ST. JOHN’S, NL – Customer satisfaction and ferry traffic are both on an upswing, according to Marine Atlantic.
The Crown corporation is holding its 2017 annual general meeting in St. John’s today.
“For me the highlight was the fact that we had our passenger traffic grow two years in a row, back to back, and that’s the first time that’s happened in about 20 years,” Marine Atlantic president and CEO Paul Griffin told the Gulf News via phone interview.
The meeting covered a variety of topics including financial statements, corporate and shareholder investment, infrastructure upgrades and business change, customer service initiatives and fleet renewal.
Marine Atlantic reported revenue of $111.7 million, while the service cost $209.4 million to operate.
The federal subsidy, currently being challenged by Oceanex in federal court, provided another $94 million, and Marine Atlantic reported achieving a 70 percent cost recovery, which falls within the targeted range as directed by the Government of Canada.
Customer satisfaction with the ferry service continues to improve. Marine Atlantic reported satisfaction levels were now at 77 percent during the year compared to just 51 per cent in 2010.
Griffin attributes the higher volumes and greater customer satisfaction to four factors, starting with the higher traffic capacity of The Blue Puttees and The Highlanders compared to their predecessors.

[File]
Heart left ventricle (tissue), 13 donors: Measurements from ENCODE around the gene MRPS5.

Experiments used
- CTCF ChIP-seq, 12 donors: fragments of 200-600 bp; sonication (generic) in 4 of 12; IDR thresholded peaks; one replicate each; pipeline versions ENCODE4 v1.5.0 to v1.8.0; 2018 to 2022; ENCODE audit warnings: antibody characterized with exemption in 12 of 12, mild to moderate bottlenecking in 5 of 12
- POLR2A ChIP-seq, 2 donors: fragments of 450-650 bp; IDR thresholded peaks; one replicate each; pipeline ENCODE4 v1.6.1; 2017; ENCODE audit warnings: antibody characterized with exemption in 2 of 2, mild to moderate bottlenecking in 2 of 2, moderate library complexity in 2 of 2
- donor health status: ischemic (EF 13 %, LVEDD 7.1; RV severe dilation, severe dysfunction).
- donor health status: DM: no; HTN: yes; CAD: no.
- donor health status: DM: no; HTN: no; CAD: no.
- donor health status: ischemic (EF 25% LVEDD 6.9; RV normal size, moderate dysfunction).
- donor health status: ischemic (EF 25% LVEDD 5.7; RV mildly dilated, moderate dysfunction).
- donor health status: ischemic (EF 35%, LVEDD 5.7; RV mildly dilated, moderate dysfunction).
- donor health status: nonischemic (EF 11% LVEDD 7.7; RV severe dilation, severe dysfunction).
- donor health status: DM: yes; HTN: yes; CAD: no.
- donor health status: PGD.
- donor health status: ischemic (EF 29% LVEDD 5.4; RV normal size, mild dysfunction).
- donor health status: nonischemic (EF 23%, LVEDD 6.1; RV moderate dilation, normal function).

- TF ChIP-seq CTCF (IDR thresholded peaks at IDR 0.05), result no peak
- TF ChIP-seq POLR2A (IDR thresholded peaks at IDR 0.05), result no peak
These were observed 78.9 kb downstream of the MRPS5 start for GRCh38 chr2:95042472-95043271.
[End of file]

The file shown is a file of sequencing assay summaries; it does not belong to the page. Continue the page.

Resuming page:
“They can just carry a lot of traffic,” said Griffin. “If we have any weather issues we can clean it up in no time flat.”
Griffin said 91 per cent on-time performance rates of the two ships, coupled with their 99 per cent reliability record, has also played an important part.
Marine Atlantic also ran some strategic marketing campaigns, offering discounts and gas cards, to entice passengers.
The fourth and most important factor is what employees are doing on the front lines, said Griffin.
“We get lots and lots of positive feedback from our customers, and the vast majority is about that face-to-face, one-on-one interaction that our customers have with our front-line employees, and they stepped up in a big way.”
New customer service upgrades are in the works to continue that trend, along with plans to improve infrastructure.
“We’re making some improvements to our docks,” said Griffin. “We’re improving our fendering systems. We’re putting in place a new mooring system which will make operations safer and more efficient.
“We’ve upgraded the storm sewer at Port aux Basques. We had some issues there in the past, so we cleaned that up.”
Other initiatives for business customers are in the works, and Marine Atlantic will continue to promote provincial tourism, like it did with last year’s popular Explorer campaign.
“That ad really dovetails with some of the research the province did that describes many of the tourists that come here as explorers,” said Griffin. “We did a lot of promotion in our traditional markets, plus in Ontario and Québec, because they are growing markets for us.”
The current drive to push Newfoundland as a tourist destination is simply a win-win for the province’s economy and Marine Atlantic’s sustainability, he said. The past two years of growth is something Griffin would like to see continued.
“The province obviously sees a huge opportunity in the tourism industry and I think that we’re well positioned to not only take advantage of that, but also to assist.”